Saturday, September 5, 2009

all things korea

I'm here! After a 6 hour flight with crying children to San fran and a 12 hour xanax/wine sleep induced flight, I arrived in Seoul only to find that my extra 50lbs of excess baggage they made me put in a cardboard box had been jacked by someone who thought it was their cardboard box!

Anyway, Korea is absolutely amazing! I'm shocked how easy and not itimidating everything is. After all of the nonsense they put me through to get here it's pretty crazy that things in Korea are so organized and clear. I found my "recruiter" with no problem and he took me out to an amazing Korean bbq dinner. [I am officially a carnivore as Korea doesnt have non-meat meals] I get an email from my recruiter yesterday saying welcome to Korea and sorry I couldn't be there to pick you up which confuses me because I thought he did pick me up. David Hwang, my recruiter, sent David Kang, his friend to pick me up. I would have had no idea it wasn't him if he hadn't told me. haha I suppose I should be lucky I wasn't sold into a kabuki or something.

As soon as I was dropped off at my motel (which I'm pretty sure is a pay by the hour place. See photo of my overhead light )I found it easy to go out and find things to do. My communication with anyone has been pretty limited but I guess that's expected for now. A little boy in a coffee shop taught me hi, an yo haseo, and thank you, come se neda, this morning. Spelling is phoentic, not actual spelling of these words. And I've been able to find my way back to my motel every time I leave!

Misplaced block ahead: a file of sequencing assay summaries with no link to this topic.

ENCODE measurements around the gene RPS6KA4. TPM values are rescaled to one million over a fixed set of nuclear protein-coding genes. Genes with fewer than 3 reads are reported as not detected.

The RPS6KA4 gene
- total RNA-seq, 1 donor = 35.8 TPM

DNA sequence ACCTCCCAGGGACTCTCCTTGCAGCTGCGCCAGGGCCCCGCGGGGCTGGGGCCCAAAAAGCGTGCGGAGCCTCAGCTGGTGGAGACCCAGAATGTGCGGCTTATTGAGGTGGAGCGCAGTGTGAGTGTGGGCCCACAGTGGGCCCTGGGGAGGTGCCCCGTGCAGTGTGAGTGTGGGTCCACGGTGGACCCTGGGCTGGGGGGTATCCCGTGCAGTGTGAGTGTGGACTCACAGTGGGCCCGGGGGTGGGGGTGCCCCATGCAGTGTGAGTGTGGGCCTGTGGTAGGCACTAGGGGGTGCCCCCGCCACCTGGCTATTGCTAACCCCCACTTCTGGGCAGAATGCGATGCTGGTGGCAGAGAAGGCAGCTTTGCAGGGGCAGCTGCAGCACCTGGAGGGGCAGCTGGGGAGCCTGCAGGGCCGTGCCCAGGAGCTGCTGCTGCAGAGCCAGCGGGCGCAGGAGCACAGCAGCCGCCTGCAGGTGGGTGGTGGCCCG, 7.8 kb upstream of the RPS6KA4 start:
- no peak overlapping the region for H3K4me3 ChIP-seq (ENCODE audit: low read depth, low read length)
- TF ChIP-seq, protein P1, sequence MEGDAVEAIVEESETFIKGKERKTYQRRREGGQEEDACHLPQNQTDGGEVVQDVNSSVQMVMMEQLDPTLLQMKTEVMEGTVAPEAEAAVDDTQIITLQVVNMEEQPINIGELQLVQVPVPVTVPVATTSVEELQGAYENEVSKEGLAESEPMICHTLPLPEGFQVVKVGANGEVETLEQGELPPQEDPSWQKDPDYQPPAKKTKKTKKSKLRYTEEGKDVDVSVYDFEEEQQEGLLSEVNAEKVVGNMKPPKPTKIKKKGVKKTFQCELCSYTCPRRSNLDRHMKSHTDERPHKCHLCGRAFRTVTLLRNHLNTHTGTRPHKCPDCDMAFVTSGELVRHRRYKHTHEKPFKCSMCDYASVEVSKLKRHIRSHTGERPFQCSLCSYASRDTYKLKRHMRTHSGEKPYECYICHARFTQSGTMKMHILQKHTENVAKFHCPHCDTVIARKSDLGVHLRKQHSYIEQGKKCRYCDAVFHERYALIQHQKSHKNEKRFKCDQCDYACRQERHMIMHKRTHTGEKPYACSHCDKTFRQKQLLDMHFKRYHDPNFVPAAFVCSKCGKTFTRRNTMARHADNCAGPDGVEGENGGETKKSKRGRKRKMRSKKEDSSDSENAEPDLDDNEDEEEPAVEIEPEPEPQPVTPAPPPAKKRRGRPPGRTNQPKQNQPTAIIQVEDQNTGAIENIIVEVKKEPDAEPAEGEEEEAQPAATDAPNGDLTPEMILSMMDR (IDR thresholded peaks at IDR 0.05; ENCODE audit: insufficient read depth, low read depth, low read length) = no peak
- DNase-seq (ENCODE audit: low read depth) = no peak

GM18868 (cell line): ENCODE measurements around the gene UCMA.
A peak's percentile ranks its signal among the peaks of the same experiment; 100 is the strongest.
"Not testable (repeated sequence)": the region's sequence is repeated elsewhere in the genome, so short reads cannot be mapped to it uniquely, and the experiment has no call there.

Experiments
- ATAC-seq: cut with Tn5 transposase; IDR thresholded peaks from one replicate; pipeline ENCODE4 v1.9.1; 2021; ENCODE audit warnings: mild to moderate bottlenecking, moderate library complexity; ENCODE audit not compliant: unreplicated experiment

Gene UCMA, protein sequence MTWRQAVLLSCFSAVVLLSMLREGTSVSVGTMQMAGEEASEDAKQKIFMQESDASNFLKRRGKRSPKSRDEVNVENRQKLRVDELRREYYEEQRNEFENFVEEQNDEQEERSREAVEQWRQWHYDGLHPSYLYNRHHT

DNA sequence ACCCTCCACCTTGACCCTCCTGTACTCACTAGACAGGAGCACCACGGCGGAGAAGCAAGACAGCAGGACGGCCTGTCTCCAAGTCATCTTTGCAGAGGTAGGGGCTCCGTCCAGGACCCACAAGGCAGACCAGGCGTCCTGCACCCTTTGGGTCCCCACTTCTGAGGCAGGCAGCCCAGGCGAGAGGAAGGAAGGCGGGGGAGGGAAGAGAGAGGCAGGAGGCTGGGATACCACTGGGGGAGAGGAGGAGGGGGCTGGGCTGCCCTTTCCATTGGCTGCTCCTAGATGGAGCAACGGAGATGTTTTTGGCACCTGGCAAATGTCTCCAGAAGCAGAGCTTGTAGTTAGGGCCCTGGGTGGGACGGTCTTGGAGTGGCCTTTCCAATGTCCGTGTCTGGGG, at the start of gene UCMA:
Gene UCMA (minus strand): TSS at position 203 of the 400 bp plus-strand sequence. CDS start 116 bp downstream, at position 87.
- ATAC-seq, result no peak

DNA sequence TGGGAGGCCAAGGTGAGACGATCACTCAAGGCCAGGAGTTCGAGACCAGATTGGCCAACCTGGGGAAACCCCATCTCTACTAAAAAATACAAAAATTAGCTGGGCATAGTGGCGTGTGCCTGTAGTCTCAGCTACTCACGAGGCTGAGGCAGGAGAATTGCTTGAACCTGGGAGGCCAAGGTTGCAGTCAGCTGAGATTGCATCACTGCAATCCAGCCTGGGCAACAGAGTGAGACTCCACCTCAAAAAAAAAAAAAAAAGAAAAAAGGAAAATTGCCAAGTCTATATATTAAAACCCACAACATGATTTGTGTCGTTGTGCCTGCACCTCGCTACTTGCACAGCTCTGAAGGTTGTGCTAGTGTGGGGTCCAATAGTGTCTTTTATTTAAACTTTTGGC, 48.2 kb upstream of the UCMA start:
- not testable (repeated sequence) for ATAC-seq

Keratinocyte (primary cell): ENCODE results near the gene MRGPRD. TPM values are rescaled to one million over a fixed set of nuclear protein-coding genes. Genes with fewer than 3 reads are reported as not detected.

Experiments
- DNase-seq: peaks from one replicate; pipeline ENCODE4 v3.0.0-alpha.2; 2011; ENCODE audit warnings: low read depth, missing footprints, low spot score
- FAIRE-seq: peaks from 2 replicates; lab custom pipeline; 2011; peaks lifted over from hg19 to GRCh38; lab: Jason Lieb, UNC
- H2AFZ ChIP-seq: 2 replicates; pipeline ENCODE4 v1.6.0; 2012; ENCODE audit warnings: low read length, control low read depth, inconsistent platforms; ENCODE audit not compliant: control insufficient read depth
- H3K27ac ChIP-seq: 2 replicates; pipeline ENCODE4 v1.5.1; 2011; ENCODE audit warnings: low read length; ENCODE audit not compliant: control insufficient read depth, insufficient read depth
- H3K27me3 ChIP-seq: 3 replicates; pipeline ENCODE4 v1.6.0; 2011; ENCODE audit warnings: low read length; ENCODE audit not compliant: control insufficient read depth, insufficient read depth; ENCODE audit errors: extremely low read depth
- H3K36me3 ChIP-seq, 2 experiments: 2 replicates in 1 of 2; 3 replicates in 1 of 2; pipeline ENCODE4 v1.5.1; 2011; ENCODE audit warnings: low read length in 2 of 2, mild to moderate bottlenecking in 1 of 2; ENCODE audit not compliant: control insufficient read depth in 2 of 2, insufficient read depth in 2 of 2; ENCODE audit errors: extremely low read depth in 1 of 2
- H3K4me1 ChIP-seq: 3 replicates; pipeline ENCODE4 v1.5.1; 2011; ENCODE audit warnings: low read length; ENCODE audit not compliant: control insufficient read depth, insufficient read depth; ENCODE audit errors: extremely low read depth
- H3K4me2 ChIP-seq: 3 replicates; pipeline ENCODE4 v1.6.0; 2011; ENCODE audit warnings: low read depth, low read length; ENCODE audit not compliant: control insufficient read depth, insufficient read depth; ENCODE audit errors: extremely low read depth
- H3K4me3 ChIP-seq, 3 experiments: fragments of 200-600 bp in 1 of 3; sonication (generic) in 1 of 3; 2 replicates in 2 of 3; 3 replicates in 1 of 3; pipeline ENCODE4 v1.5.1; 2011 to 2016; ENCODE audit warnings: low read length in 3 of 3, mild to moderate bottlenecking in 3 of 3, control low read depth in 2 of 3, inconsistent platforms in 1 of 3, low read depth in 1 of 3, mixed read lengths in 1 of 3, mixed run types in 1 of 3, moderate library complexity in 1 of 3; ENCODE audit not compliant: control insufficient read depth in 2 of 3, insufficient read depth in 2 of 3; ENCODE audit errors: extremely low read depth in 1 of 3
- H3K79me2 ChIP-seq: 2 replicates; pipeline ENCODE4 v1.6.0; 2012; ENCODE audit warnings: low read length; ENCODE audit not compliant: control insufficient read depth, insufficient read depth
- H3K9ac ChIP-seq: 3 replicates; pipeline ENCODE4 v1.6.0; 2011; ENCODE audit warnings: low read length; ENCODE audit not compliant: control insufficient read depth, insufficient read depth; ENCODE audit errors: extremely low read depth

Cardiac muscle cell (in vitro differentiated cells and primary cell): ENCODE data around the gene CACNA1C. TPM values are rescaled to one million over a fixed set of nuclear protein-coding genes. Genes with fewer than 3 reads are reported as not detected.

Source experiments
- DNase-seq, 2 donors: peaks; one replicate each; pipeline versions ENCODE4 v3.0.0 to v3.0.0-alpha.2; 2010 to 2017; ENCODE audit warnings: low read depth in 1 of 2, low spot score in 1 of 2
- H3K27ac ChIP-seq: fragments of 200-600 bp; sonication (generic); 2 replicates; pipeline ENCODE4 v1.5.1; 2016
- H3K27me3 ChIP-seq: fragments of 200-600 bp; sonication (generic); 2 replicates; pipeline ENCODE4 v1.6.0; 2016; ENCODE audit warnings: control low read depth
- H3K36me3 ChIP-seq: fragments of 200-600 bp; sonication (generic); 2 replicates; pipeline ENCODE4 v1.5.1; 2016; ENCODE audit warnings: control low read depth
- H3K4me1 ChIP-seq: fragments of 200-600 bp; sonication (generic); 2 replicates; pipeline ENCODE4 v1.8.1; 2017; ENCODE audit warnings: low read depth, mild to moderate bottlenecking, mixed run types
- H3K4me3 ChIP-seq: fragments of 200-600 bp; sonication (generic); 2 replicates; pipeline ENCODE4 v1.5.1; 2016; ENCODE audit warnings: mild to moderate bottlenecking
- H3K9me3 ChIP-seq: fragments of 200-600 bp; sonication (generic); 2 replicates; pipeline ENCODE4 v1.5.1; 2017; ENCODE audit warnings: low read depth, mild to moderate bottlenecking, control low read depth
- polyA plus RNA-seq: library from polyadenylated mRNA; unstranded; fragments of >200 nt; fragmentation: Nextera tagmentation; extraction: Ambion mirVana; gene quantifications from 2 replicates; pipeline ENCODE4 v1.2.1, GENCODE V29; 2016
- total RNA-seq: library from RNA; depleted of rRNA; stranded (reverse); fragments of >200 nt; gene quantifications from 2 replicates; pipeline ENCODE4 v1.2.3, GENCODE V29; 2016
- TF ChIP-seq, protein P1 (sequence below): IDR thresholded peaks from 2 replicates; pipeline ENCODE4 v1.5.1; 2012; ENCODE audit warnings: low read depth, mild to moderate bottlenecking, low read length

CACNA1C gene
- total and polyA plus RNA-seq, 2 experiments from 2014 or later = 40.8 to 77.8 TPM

So my first morning in Korea I decided to venture out to breakfast. The first thing I see at 9 am is a Korean dude running out of a building, on his cell phone, projectile vomiting in the street. He continues to chat it up while doing this. Ew. I went to the pool in Itaewon, ex-pat central, to meet with Emily and her friends. Side note: I went to high school with Emily and she's been here since November. After telling them about my puke siting all everyone could say was "yeah, welcome to Seoul." It was weird being in Itaewon. You're pretty hard pressed to find a Korean there yet in Gwanak I am one of the only Americans. I didn't see any until the second morning while searching for an adapter. My first Korean (well American in Korea) friend!

So I have definitely figured out why everyone loves Korea and wants to stay forever. It's spring break for adults. Everyone is doing the exact thing you are, and I guess since there isn't a whole lot of culture here since Seoul was basically leveled in the 50s, people just booze it all day and night. It's a nonstop party. The pool party in Iteawon yesterday went from 10-8pm and there were DJs spinning, drinks pouring and dancing on lawn chairs all day long. I felt like I was in Cancun except that Koreans LOVE the banana hammocks.

So far so good :) Tomorrow someone from my school will come get me and bring me to my apartment. I am under the impression it's not far from where I'm staying in Gwanak, but who knows. Then I get my health check, alien card and start teaching. Boo summer's over. haha as I write and reread this I realize that I have no idea about grammer. My knowledge of comma rules, or any grammer rules, is long gone. Good thing I'm an English teacher :)

I miss you all already, and all I can say is come visit; you'll love it!! xoxo